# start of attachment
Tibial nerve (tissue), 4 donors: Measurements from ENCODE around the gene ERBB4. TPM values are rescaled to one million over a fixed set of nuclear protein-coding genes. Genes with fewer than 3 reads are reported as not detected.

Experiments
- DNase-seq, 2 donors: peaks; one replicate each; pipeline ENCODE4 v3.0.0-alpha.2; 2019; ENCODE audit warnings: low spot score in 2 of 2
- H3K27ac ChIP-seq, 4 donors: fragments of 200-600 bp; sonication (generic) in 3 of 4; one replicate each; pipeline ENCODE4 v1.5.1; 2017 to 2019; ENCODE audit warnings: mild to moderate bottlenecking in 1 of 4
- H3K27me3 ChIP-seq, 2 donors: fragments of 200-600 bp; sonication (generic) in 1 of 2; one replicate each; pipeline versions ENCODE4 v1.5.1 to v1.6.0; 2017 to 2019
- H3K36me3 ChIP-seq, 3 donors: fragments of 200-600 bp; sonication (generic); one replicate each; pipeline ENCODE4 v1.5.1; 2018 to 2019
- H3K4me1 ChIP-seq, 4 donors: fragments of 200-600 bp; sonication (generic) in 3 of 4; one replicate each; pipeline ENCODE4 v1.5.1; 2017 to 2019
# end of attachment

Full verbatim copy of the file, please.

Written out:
Tibial nerve (tissue), 4 donors: Measurements from ENCODE around the gene ERBB4. TPM values are rescaled to one million over a fixed set of nuclear protein-coding genes. Genes with fewer than 3 reads are reported as not detected.

Experiments
- DNase-seq, 2 donors: peaks; one replicate each; pipeline ENCODE4 v3.0.0-alpha.2; 2019; ENCODE audit warnings: low spot score in 2 of 2
- H3K27ac ChIP-seq, 4 donors: fragments of 200-600 bp; sonication (generic) in 3 of 4; one replicate each; pipeline ENCODE4 v1.5.1; 2017 to 2019; ENCODE audit warnings: mild to moderate bottlenecking in 1 of 4
- H3K27me3 ChIP-seq, 2 donors: fragments of 200-600 bp; sonication (generic) in 1 of 2; one replicate each; pipeline versions ENCODE4 v1.5.1 to v1.6.0; 2017 to 2019
- H3K36me3 ChIP-seq, 3 donors: fragments of 200-600 bp; sonication (generic); one replicate each; pipeline ENCODE4 v1.5.1; 2018 to 2019
- H3K4me1 ChIP-seq, 4 donors: fragments of 200-600 bp; sonication (generic) in 3 of 4; one replicate each; pipeline ENCODE4 v1.5.1; 2017 to 2019